Our Planet’s Magnetic Fields to Flip – Should We Be Flipping Out?
Earth’s magnetic field acts as a sort of invisible shield, deflecting otherwise lethal radiation. This force field is constantly changing as has hundreds of times in our planet’s history but what would happen to life on Earth the next time this global event occurs?
The major issue with a magnetic pole flip would be that the strength of this field could drop to as low as ten percent of what it is currently at. Geomagnetic reversals typically occur a few times every million years on average.
There can also be temporary and incomplete reversals, known as events and excursions, in which the magnetic poles move away from the geographic poles – perhaps even crossing the equator – before returning back to their original locations. A temporary reversal, the Laschamp event, occurred around 41,000 years ago. It lasted less than 1,000 years with the actual change of polarity lasting around 250 years.
The last full reversal, the Brunhes-Matuyama, occurred around 780,000 years ago, putting us well within range of the 1,000,000 year average interval. Fortunately, full polar shifts can have intervals as long as 10,000,000 years.
Power Cut or Mass Exctinction?
The alteration in the magnetic field during a reversal will weaken its shielding effect, allowing heightened levels of radiation on and above Earth’s surface. Were this to happen today, the increase in charged particles reaching Earth would result in increased risks for satellites, aviation, and ground-based electrical infrastructure.
Geomagnetic storms, driven by the interaction of anomalously large eruptions of solar energy with our magnetic field, give us a foretaste of what we can expect with a weakened magnetic shield.
In 2003 a geomagnetic storm hit our magnetic field above Sweden, disrupting satellites and causing severe electrical blackouts. Airline flights had to be rerouted to avoid a communication blackout and potential harm of radiation. But this storm was minor in comparison with other storms of the recent past, such as the 1859 Carrington event, which caused aurorae as far south as the Caribbean.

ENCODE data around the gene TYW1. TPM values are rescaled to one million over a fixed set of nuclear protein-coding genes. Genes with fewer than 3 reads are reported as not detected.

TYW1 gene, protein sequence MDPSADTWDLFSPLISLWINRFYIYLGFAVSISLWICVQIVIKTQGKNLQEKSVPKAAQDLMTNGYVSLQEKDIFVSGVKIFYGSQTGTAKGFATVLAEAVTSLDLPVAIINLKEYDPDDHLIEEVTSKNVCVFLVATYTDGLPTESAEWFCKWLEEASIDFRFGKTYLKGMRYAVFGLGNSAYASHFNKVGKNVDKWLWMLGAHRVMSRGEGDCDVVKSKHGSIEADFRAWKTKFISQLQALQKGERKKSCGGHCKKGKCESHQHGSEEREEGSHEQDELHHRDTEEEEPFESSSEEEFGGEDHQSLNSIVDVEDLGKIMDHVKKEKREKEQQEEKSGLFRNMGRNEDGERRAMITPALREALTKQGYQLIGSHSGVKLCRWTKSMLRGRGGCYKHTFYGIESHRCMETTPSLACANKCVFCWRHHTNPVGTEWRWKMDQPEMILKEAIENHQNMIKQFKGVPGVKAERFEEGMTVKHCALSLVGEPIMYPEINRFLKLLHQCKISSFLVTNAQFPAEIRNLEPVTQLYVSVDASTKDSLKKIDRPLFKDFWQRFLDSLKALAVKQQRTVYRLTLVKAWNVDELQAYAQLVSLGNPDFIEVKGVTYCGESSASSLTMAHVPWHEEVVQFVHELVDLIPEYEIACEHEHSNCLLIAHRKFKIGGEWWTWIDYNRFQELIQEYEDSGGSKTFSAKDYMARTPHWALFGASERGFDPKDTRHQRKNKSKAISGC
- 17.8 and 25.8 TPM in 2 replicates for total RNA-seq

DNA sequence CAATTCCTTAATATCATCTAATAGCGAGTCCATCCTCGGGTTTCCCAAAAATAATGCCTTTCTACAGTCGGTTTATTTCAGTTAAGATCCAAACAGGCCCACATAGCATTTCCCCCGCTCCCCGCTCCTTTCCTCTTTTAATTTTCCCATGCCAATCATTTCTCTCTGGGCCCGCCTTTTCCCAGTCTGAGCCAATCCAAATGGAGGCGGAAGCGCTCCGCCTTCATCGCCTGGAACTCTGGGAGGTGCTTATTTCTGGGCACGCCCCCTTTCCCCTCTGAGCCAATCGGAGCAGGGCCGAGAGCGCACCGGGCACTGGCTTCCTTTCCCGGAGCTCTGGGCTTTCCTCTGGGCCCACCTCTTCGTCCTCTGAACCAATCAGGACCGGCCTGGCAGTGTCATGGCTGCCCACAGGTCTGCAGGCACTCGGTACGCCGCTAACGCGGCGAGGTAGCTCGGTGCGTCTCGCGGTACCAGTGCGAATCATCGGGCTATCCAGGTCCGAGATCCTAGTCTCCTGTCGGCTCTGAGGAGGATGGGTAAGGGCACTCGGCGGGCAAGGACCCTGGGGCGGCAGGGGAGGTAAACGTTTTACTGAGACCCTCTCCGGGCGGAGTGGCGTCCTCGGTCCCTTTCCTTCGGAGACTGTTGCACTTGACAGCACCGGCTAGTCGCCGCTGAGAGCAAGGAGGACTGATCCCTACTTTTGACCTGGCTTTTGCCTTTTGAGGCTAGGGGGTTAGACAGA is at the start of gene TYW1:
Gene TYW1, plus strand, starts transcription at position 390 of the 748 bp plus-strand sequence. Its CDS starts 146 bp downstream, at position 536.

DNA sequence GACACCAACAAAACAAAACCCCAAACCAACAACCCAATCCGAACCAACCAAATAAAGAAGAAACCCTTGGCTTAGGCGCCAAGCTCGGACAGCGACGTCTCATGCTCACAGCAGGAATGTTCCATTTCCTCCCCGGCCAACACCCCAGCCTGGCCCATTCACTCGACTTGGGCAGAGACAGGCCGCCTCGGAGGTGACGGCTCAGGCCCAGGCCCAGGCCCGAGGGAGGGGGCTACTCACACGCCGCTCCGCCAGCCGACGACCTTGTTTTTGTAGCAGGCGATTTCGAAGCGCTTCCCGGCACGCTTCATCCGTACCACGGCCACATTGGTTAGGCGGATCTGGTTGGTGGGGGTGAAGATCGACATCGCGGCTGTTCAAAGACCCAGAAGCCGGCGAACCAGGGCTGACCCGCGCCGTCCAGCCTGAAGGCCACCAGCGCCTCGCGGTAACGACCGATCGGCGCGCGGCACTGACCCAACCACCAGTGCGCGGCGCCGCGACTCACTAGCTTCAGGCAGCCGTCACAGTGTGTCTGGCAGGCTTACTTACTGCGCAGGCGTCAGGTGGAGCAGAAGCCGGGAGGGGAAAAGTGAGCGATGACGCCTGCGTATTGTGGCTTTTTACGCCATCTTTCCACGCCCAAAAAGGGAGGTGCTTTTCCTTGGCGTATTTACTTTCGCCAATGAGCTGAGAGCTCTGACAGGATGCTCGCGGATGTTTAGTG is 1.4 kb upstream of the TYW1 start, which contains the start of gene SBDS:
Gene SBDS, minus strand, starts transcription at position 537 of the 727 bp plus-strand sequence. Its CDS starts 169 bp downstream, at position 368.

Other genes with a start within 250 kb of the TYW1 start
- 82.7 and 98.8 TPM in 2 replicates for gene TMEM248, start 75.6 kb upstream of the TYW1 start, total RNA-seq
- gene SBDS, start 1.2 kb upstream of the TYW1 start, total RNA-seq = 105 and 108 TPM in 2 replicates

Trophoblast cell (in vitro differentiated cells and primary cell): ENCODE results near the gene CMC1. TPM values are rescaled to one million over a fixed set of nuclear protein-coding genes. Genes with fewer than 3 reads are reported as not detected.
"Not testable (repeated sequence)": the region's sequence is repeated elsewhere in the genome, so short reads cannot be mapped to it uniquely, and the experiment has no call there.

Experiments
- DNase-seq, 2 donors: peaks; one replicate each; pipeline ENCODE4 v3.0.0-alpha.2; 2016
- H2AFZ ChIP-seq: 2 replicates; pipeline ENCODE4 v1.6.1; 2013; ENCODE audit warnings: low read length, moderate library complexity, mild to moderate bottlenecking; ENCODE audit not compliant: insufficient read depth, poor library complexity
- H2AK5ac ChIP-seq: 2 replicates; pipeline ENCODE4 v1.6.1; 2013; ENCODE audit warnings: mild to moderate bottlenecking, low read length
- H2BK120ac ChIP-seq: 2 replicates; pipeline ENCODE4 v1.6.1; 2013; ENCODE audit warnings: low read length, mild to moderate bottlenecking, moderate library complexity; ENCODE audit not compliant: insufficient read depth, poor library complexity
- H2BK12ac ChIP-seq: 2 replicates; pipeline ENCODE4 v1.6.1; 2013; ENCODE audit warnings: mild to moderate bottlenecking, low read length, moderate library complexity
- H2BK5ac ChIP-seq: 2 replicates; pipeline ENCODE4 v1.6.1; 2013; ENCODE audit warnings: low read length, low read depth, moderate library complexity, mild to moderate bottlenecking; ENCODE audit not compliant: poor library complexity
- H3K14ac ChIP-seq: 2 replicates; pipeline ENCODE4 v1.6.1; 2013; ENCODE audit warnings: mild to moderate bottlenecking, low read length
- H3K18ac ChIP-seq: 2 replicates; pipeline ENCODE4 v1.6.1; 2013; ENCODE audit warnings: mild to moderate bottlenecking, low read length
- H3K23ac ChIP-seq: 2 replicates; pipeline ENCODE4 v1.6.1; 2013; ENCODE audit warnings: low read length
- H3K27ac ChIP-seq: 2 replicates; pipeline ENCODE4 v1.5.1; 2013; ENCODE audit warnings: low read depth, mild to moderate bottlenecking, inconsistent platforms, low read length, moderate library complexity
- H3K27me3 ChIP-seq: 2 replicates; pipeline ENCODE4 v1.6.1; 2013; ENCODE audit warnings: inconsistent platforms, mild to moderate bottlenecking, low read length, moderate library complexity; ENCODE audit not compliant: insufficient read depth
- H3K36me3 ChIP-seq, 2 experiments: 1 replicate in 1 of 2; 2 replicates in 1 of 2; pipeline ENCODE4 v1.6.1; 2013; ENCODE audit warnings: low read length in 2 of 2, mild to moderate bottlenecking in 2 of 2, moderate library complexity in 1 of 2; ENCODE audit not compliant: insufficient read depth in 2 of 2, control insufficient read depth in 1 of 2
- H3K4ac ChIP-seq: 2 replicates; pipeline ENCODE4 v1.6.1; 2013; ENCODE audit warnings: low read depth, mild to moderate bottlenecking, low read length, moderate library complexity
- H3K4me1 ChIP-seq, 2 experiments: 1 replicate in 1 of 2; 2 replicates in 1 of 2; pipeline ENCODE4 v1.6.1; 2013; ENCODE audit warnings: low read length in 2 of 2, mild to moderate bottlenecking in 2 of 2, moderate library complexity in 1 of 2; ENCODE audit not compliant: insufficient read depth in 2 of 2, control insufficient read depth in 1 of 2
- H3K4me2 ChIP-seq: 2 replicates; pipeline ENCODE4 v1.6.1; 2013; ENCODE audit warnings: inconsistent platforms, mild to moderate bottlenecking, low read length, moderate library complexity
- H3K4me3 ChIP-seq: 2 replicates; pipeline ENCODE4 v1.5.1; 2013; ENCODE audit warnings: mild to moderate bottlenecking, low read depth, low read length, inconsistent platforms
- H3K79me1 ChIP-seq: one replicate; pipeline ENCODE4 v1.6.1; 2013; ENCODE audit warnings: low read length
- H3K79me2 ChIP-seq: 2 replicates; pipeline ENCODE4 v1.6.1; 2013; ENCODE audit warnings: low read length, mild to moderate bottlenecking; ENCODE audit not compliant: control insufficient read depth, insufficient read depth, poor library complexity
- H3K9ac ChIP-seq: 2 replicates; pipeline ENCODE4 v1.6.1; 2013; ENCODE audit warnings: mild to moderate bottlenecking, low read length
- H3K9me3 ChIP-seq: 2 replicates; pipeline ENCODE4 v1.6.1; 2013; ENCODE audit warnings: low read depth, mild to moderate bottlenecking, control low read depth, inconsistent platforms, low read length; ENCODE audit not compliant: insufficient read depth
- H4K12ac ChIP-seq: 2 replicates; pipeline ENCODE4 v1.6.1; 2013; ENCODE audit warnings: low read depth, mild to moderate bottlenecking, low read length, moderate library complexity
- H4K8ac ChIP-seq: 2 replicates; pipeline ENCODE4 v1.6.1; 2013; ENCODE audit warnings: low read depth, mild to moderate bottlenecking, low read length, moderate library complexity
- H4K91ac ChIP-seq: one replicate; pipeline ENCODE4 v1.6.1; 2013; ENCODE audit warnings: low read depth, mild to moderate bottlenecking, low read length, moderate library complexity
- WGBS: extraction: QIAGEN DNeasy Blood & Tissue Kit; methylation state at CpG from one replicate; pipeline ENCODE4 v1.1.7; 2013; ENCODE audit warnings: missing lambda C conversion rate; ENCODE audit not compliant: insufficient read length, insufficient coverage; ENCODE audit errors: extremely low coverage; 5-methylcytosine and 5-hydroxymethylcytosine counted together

If this were to happen at a much larger scale it could mean our the dropping of our communications grid and most of our electrical applications. Such an event could be catastrophic for humanity.
In terms of life on Earth and the direct impact of a reversal on our species we cannot definitively predict what will happen as modern humans did not exist at the time of the last full reversal. Several studies have tried to link past reversals with mass extinctions – suggesting some reversals and episodes of extended volcanism could be driven by a common cause.
We do know that many animal species have some form of magnetoreception that enables them to sense Earth’s magnetic field. They may use this to assist in long-distance navigation during migration. But it is unclear what impact a reversal might have on such species.
What is clear is that early humans did manage to live through the Laschamp event and life itself has survived the hundreds of full reversals evidenced in the geologic record.
Can We Predict the Next Full Reversal?
In short, no. We do know that our magnetic field is currently decreasing at a rate of about five percent per century, so experts have taken an educated guess that it may be within the next 2,000 years but an exact date is nearly impossible at this point.
Earth’s magnetic field is generated within the liquid core of our planet, by the slow churning of molten iron. Like the atmosphere and oceans, the way in which it moves is governed by the laws of physics. We should therefore be able to predict the ‘weather of the core’ by tracking this movement, just like we can predict real weather by looking at the atmosphere and ocean.
Fully observing this weather is difficult considering there is over 3,000 kilometers of rock in the way. However, we have a global network of ground-based observatories and orbiting satellites constantly measuring how the magnetic field is changing, which gives us insight into how the liquid core is moving.
The recent discovery of a jet-stream within the core highlights our evolving ingenuity and increasing ability to measure and infer the dynamics of the core. Coupled with numerical simulations and laboratory experiments to study the fluid dynamics of the planet’s interior, our understanding is developing at a rapid rate.
The prospect of being able to forecast Earth’s core is perhaps not too far out of reach…
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